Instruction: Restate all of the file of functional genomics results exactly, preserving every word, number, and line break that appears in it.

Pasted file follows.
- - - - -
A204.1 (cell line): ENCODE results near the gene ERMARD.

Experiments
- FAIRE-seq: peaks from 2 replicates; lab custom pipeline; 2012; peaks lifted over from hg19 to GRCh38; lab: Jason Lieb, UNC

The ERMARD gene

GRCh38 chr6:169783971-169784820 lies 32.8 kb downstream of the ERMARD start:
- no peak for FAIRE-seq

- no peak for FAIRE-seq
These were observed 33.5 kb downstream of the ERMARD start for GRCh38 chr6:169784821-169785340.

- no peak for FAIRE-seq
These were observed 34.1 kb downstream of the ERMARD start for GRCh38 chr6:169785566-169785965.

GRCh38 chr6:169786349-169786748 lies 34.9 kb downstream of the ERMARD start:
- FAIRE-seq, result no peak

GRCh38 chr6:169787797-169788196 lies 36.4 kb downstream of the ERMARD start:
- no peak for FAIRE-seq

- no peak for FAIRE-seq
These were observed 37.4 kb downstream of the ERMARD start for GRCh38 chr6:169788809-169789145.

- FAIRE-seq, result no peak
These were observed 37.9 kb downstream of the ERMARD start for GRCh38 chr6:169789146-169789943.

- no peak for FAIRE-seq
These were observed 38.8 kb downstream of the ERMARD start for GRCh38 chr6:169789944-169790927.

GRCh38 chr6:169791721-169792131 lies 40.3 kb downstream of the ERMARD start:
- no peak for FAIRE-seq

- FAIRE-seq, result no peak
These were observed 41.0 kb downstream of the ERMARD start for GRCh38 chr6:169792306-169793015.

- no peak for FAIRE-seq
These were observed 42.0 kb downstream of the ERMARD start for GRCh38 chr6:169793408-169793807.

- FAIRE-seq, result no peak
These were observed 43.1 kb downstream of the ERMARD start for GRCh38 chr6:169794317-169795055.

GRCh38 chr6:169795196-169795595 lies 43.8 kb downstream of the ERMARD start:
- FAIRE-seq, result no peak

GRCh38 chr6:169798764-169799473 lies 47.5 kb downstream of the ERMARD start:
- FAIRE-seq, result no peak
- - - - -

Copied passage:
A204.1 (cell line): ENCODE results near the gene ERMARD.

Experiments
- FAIRE-seq: peaks from 2 replicates; lab custom pipeline; 2012; peaks lifted over from hg19 to GRCh38; lab: Jason Lieb, UNC

The ERMARD gene

GRCh38 chr6:169783971-169784820 lies 32.8 kb downstream of the ERMARD start:
- no peak for FAIRE-seq

- no peak for FAIRE-seq
These were observed 33.5 kb downstream of the ERMARD start for GRCh38 chr6:169784821-169785340.

- no peak for FAIRE-seq
These were observed 34.1 kb downstream of the ERMARD start for GRCh38 chr6:169785566-169785965.

GRCh38 chr6:169786349-169786748 lies 34.9 kb downstream of the ERMARD start:
- FAIRE-seq, result no peak

GRCh38 chr6:169787797-169788196 lies 36.4 kb downstream of the ERMARD start:
- no peak for FAIRE-seq

- no peak for FAIRE-seq
These were observed 37.4 kb downstream of the ERMARD start for GRCh38 chr6:169788809-169789145.

- FAIRE-seq, result no peak
These were observed 37.9 kb downstream of the ERMARD start for GRCh38 chr6:169789146-169789943.

- no peak for FAIRE-seq
These were observed 38.8 kb downstream of the ERMARD start for GRCh38 chr6:169789944-169790927.

GRCh38 chr6:169791721-169792131 lies 40.3 kb downstream of the ERMARD start:
- no peak for FAIRE-seq

- FAIRE-seq, result no peak
These were observed 41.0 kb downstream of the ERMARD start for GRCh38 chr6:169792306-169793015.

- no peak for FAIRE-seq
These were observed 42.0 kb downstream of the ERMARD start for GRCh38 chr6:169793408-169793807.

- FAIRE-seq, result no peak
These were observed 43.1 kb downstream of the ERMARD start for GRCh38 chr6:169794317-169795055.

GRCh38 chr6:169795196-169795595 lies 43.8 kb downstream of the ERMARD start:
- FAIRE-seq, result no peak

GRCh38 chr6:169798764-169799473 lies 47.5 kb downstream of the ERMARD start:
- FAIRE-seq, result no peak